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Pokemon Sun & Moon: Six Months Later

Pokemon Sun & Moon: Six Months Later

2016 was a huge year for the Pokemon company as they celebrated the franchise's 20th anniversary. Between the monthly legendary Pokemon giveaways and the flash in the pan global phenomenon known as Pokemon Go, interest in Pikachu and his friends was at the highest level it had been in some time. And then came Pokemon Sun and Moon.

I'm not saying that the latest entries in the franchise were bad. The opposite would be closer to the truth as they had me entertained for the most part from start to finish. Like so many other games that have stood the test of time, I can't help but feel the game mechanics have been dumbed down for the lowest common denominator in the general public, and it's not something I'm all that comfortable with.

The previous generation's X & Y were a turning point for me. They were the first games with 3D models but there was also a stark contrast from their predecessors. They too suffered from an over-simplifying and Sun & Moon have simply continued the trend.

My biggest gripe with Pokemon Sun & Moon is the lack of replayability. By making the conscious choice to remove Pokemon Gyms in the game and replace them with a more traditional linear RPG storyline, I believe the developers have done themselves a disservice. After two decades I can't argue that the series didn't need a bit of a shake up, but removing Gyms in Pokemon is like removing guns from Far Cry. It's wrong and just turns it into Skyrim.

It would appear that I'm in the minority when it comes to criticising Sun & Moon after Nintendo president Tatsumi Kimishima announced 15.44 million units were sold by the end of March. That's more than double Mario Maker 3DS, Kirby: Planet Robobot, Mario Kart 7, and Pokemon X&Y COMBINED in the same time period.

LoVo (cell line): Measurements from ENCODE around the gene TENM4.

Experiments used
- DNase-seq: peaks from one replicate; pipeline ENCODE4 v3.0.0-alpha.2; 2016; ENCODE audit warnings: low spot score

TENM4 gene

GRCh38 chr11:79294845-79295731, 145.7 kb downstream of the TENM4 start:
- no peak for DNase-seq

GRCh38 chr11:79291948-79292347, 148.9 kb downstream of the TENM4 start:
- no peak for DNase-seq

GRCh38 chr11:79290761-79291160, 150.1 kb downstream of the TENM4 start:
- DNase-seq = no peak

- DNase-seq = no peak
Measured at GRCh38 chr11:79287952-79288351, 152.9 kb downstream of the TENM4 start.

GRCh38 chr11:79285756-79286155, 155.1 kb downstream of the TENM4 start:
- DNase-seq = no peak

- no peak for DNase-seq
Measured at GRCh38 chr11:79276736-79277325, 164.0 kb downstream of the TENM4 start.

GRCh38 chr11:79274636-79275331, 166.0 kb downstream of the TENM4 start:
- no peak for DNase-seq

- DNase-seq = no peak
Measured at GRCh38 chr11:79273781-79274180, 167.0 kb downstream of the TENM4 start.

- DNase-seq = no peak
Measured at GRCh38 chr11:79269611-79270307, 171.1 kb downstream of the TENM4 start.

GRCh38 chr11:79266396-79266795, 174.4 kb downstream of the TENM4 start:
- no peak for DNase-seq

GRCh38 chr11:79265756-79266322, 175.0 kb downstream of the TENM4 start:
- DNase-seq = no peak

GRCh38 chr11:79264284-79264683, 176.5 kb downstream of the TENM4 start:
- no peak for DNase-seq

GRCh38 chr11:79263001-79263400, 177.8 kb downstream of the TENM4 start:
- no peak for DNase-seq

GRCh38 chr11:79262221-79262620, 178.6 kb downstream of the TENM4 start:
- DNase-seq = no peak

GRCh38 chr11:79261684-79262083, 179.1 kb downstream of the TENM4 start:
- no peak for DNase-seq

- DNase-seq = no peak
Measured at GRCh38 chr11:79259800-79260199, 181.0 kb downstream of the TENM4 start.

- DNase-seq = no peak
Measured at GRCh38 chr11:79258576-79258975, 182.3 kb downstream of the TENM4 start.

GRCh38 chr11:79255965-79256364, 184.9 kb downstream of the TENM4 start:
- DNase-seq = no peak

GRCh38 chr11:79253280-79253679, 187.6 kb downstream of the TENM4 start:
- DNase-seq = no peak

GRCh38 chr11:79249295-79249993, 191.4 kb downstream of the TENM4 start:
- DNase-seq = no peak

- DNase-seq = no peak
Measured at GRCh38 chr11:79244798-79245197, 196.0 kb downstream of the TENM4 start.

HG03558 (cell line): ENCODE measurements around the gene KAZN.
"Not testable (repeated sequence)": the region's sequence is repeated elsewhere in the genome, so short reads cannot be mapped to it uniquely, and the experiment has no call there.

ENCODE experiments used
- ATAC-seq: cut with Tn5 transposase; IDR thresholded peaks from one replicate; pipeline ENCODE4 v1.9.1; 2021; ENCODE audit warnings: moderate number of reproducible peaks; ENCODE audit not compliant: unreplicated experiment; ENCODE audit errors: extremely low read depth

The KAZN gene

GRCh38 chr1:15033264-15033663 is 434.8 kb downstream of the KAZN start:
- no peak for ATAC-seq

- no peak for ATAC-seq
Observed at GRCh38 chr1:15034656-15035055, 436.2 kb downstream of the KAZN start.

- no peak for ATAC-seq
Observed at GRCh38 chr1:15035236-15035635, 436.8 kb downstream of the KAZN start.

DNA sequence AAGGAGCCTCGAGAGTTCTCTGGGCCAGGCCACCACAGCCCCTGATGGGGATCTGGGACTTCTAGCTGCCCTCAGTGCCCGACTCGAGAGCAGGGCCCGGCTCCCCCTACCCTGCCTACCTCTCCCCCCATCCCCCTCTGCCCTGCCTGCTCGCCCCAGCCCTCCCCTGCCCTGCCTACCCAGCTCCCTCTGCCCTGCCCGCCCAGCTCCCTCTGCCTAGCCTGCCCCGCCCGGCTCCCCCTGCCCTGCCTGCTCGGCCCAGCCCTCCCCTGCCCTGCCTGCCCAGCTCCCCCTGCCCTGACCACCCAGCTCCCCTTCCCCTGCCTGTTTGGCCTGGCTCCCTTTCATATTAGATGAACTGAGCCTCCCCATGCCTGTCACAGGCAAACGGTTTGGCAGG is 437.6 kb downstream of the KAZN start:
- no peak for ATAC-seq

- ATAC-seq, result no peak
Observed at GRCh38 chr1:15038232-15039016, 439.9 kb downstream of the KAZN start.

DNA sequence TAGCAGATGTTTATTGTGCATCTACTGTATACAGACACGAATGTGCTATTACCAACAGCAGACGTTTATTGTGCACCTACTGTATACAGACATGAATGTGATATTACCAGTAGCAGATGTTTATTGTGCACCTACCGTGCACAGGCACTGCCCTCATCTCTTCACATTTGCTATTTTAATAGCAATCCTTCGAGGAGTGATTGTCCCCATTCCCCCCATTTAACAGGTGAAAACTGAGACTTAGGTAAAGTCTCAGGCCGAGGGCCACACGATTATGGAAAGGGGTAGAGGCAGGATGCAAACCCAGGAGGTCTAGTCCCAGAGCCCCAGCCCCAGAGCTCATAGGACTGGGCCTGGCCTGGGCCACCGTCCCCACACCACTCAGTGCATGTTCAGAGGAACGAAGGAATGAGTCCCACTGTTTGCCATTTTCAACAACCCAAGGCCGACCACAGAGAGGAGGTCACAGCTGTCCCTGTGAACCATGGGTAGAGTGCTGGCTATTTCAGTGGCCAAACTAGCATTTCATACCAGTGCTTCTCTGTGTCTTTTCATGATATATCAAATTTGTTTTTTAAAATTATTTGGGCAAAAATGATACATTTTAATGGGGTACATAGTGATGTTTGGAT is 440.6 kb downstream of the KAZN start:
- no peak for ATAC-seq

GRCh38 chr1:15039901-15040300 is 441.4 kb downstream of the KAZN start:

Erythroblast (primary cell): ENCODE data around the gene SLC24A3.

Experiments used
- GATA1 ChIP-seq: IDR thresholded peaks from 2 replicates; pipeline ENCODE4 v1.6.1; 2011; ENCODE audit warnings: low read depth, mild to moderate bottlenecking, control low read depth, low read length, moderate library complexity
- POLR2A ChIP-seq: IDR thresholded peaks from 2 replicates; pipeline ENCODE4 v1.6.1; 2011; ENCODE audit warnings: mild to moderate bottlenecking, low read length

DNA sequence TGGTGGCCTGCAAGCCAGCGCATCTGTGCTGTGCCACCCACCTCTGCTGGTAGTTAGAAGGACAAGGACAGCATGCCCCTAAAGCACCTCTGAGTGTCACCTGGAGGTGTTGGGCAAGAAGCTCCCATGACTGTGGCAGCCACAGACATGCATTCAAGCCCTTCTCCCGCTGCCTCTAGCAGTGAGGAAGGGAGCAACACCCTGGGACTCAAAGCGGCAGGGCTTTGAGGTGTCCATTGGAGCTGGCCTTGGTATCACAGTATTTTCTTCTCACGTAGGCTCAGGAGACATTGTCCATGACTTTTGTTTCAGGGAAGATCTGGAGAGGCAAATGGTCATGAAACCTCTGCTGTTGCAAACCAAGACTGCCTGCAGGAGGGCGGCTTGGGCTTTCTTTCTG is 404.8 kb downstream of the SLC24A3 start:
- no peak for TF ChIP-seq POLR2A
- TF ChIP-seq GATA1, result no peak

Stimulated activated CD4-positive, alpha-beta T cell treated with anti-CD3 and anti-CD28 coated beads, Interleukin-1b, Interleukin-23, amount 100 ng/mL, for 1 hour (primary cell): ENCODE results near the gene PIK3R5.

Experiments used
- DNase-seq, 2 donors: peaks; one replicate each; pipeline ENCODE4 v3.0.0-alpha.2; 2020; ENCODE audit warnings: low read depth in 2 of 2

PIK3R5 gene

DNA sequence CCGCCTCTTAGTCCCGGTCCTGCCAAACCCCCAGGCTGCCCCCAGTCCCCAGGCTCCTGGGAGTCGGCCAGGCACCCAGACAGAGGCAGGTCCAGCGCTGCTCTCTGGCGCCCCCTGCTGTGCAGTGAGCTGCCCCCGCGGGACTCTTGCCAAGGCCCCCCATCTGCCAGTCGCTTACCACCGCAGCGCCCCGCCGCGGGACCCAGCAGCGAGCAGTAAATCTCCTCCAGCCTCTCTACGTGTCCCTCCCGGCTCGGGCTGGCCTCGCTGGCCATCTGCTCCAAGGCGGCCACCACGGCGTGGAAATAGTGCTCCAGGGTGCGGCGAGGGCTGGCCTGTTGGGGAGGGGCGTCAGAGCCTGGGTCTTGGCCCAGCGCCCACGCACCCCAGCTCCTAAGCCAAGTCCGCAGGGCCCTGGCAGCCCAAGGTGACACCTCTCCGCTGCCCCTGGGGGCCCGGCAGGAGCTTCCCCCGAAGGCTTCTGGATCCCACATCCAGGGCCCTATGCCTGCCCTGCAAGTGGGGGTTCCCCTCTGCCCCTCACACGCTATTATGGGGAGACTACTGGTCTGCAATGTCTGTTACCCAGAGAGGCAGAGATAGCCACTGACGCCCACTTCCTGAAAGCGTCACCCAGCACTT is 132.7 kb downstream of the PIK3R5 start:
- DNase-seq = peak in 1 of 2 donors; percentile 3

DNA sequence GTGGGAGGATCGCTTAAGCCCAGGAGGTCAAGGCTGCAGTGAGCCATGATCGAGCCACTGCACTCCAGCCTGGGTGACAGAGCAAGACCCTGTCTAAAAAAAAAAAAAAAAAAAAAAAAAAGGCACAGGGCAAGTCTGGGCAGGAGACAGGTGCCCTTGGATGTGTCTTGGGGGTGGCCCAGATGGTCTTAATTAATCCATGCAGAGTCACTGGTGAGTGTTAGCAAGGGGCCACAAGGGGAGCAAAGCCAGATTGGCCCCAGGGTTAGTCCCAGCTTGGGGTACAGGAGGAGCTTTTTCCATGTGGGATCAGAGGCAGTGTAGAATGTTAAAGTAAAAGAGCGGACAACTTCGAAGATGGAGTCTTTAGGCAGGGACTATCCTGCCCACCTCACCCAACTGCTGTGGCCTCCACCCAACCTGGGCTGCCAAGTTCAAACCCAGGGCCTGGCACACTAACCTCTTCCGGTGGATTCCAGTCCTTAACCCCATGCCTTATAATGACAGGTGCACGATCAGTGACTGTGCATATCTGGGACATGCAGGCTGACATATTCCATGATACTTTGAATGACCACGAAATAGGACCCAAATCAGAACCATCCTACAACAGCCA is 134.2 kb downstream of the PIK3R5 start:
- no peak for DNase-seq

All that being said, I still cherished the opportunity to catch new and never before seen Pokemon. It's a rare thing that only comes along every 3 or 4 years, but it's exciting every single time. I wasn't a huge fan of the Alola Pokemon variations (mainly because it screwed with my living dex), but I can appreciate their place in the game as a nostalgia factor for others.

The Poke Pelago was a good addition to get players checking back frequently, and the removal of HMs was liberating. Unfortunately I couldn't give my character a Panda hat this time around, but the sheer amount of customisation more than makes up for it.

In the six months since release there have been just the two major updates, both being 296 storage blocks in size. The updates only addressed some glitches and bugs in the games that players had found and unfortunately didn't do anything as far as adding content. When a game with the popularity of Pokemon is released, it's going to be 99.999% finished with all content on the cartridge and nary a bug to be seen.

The Pokemon series has come a long way since I received Pokemon Blue for Christmas all those years ago. I can distinctly remember my older cousin helping me catch my first Pokemon (any Caterpie fans out there?), and that's a special memory I will have forever thanks to some Japanese guys I've never met.

Pokemon games are first and foremost for the kids. They've always been formulaic, but when they're streamlined to this extent it strips them of a lot of personality. We're at a point now where the franchise has almost reset itself. With presumably most players up to date on their Pokedex's, thanks largely to the 20th anniversary events, GameFreak now have a clean slate going forward and I'm excited to see what that brings.


Platform(s):
Nintendo 3DS

Metacritic Score:
87% Critic / 8.0 User

Time to Finish:
30 - 50 Hours

Best Price In Australia:
$49 - Target

Overall Rating:
Must Have for all Pokemon fans

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